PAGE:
It might have been a good thing that I took a few days to write about Super Tuesday, because shortly after writing about it, the results from the Kansas Republican caucus came in, with a surprising result.

With the Kansas vote all in, Ted Cruz won with 48% of the vote, against 23% for Donald Trump, 17% for Marco Rubio, and 11% for John Kasich. Ted Cruz just narrowly missed being the first candidate to pull an outright majority, but still managed to double the vote that Donald Trump got.

There are several possible reasons for that. One of the most obvious is that Kansas is a caucus state, which usually attracts a more dedicated and ideological electorate, as opposed to the voters in primaries, who might have lower information, and be mostly attracted to Trump's bombastic personality. It could also be a regional thing: as a Great Plains state, people from Kansas tend to be reserved and polite, traits that are not usually applied to Trump. Although it might be premature to guess, there is a chance that the Republican nomination could feature as much of a West vs. East contest as the North vs. South contest that usually marks American politics.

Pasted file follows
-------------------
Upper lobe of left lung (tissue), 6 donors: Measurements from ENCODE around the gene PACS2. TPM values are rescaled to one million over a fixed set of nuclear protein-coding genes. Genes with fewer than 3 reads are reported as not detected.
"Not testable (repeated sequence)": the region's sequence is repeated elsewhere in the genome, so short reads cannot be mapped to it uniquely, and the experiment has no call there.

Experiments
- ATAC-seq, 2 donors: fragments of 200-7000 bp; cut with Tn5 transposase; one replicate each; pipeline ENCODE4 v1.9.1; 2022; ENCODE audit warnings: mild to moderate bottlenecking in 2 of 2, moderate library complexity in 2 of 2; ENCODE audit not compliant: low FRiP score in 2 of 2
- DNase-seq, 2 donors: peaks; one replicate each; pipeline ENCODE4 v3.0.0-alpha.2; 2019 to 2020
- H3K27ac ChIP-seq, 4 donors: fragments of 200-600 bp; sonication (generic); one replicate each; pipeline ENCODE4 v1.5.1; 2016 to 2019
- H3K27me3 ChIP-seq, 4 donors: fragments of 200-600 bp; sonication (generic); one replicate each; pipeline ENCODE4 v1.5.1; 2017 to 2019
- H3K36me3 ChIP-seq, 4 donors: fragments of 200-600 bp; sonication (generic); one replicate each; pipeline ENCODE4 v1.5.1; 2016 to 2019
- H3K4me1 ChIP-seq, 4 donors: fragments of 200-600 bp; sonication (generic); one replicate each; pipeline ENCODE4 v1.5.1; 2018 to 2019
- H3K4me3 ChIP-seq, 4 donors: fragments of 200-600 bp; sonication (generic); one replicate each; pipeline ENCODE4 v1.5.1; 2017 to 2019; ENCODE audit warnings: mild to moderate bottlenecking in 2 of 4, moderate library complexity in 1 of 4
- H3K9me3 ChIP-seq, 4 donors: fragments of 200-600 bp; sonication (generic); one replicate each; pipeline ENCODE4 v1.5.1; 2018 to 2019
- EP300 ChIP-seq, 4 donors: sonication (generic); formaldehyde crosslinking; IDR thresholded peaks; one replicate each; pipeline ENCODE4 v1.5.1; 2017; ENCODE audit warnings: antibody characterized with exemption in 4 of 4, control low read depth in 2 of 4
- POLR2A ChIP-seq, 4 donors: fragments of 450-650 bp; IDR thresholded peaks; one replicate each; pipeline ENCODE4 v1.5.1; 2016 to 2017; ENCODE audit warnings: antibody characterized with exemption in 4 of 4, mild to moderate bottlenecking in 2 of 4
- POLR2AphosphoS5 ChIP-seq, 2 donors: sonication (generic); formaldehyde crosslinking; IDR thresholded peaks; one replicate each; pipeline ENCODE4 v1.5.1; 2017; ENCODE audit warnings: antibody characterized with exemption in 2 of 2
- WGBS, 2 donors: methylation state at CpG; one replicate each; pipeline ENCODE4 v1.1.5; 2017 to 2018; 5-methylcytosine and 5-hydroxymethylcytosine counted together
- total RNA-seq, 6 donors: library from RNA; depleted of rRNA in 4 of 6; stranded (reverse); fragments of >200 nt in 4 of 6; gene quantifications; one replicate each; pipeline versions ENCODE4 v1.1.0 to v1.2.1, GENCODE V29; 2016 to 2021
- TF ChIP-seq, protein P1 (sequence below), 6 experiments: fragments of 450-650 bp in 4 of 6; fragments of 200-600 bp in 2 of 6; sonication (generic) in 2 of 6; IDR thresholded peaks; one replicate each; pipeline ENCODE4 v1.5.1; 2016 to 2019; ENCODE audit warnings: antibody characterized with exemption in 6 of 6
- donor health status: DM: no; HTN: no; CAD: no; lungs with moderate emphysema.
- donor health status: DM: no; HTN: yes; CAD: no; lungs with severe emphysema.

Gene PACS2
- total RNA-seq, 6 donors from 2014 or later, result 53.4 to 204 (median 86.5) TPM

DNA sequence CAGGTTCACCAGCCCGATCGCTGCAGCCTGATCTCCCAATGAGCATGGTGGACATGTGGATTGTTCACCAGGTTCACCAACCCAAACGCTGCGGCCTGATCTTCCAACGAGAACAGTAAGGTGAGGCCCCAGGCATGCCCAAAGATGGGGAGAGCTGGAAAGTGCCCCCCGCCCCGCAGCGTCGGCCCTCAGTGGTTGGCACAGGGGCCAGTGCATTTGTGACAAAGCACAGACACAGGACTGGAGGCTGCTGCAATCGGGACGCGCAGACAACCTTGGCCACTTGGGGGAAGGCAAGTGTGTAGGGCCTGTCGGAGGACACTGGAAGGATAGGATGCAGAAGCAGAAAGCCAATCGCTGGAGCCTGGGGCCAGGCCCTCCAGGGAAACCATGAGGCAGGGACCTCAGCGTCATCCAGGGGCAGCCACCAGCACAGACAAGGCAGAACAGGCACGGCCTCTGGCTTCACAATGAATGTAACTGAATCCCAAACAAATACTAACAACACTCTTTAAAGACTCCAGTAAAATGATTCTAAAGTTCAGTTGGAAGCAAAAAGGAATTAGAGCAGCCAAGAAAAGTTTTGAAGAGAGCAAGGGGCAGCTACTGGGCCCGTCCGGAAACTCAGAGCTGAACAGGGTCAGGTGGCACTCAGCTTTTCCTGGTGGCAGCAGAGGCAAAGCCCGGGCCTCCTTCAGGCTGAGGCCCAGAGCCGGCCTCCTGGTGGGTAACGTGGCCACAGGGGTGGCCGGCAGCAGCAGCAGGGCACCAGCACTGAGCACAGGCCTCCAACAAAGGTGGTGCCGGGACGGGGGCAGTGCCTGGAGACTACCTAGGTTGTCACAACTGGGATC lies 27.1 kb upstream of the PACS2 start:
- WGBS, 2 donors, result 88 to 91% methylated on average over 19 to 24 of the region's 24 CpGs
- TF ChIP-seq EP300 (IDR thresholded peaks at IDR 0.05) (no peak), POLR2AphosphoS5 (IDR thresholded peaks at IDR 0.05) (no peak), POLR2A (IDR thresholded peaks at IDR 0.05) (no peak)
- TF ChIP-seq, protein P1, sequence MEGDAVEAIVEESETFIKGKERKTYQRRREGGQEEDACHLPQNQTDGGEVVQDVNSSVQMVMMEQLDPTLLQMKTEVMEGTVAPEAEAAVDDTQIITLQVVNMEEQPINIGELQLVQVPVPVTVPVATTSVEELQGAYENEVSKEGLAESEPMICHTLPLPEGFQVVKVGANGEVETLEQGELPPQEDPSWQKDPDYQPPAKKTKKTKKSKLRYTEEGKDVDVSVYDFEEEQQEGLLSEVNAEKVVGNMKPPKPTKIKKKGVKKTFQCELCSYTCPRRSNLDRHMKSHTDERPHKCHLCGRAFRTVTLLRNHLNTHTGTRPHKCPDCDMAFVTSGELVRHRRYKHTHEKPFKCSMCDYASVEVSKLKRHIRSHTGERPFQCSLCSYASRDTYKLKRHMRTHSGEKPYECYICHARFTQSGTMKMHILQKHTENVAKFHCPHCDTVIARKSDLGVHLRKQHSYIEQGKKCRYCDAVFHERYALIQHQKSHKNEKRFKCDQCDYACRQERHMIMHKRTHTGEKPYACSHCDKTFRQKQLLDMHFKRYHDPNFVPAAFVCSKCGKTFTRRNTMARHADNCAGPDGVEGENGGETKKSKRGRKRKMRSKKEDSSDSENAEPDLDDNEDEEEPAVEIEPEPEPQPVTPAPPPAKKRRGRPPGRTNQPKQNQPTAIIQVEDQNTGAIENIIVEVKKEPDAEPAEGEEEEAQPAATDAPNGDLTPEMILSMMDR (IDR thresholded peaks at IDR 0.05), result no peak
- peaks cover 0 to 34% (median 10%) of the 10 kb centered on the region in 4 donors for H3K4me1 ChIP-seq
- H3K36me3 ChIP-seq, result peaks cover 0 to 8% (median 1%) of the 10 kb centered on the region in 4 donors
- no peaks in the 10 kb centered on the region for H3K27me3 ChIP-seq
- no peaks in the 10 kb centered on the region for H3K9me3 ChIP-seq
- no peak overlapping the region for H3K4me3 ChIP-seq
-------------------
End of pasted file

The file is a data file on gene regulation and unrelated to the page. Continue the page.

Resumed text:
In any case, Cruz' victory in Kansas (together with another one on Maine on the same day) altered the race in much the same way that Santorum's victory in Colorado, Missouri and Minnesota in 2012 redefined the race as being a still active thing. This is slightly amusing given that only around 25,000 people caucused in Kansas at all, but once again the adage "For want of a nail" shapes a primary season.

In any case, if you are out of popcorn, it is time to make some more!

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